The reported failure rate for full veneer crowns of canine teeth of dogs is suboptimal, particularly in teeth with naturally poor retentive features, such as those with low height/diameter (H/D) ratios or high convergence angles (CAs). The objective of the present study was to evaluate the application of axial grooves in an effort to develop a crown preparation design that enhances the retention of full veneer crowns in dogs. Crown dislodgment testing was performed on cast alloy dies of canine teeth with unfavorable retention features (low H/D and high CA) prepared with (n = 14) and without axial grooves (n = 15) to evaluate the force required to dislodge a cemented full veneer crown. The crown/die units were secured within a universal testing machine and a load was applied at the 45 oblique direction from distal to mesial to replicate the vector encountered during biting-pulling action. The maximum force required to cause crown dislodgment was recorded for each crown. Statistical analysis revealed a significant increase in force required for crown dislodgment when axial grooves were included in the crown preparation design (P < .001). Crown retention is improved in canine teeth with otherwise poor retention features when axial grooves are made in the labial and palatal/lingual walls during crown preparation.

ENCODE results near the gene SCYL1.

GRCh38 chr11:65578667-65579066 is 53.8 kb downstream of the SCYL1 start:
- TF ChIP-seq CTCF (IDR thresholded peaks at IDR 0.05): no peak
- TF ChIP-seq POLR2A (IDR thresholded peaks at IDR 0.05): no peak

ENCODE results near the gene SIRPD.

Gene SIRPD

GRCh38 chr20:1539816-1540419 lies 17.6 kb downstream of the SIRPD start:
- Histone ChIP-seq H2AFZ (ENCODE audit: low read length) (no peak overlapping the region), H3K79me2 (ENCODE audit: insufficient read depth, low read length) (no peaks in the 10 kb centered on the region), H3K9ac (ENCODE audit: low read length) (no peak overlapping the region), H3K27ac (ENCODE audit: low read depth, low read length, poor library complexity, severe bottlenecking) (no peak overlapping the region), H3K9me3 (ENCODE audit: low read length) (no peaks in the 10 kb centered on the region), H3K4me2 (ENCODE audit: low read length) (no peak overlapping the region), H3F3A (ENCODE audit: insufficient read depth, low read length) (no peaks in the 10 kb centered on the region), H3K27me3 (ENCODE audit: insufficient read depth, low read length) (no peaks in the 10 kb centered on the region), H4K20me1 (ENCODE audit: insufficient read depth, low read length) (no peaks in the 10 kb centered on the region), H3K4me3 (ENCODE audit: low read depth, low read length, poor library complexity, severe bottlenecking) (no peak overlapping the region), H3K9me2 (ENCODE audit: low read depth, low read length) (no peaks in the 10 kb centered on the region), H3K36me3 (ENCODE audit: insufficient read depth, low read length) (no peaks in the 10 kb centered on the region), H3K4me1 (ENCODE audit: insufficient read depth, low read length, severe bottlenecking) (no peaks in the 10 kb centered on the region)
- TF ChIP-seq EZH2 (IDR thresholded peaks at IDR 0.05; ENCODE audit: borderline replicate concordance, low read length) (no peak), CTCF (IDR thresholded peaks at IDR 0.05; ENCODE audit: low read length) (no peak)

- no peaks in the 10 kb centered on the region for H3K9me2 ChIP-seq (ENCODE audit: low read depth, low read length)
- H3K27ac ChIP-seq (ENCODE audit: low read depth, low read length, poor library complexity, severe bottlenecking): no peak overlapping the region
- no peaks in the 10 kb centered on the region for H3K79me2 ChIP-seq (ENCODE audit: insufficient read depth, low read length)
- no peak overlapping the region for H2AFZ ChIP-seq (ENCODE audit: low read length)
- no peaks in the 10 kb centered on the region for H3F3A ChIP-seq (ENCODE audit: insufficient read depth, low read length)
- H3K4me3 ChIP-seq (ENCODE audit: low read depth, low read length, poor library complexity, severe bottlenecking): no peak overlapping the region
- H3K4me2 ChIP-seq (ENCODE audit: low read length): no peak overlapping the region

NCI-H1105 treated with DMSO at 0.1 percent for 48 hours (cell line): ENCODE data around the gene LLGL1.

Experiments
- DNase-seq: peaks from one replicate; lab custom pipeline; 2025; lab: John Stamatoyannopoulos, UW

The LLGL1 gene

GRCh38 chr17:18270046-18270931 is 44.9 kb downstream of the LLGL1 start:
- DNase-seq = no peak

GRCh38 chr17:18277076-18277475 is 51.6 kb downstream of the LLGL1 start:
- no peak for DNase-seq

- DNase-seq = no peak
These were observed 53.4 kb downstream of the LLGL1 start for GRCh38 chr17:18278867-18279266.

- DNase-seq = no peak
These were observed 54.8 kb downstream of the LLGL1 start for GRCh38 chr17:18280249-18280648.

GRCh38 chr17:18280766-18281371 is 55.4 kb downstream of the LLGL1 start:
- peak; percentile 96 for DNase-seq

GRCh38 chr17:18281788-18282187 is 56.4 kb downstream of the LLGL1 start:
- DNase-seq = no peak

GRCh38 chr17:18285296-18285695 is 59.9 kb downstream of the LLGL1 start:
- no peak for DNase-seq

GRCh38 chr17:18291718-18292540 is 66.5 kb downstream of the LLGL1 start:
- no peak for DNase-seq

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- Axial grooves
- Canine teeth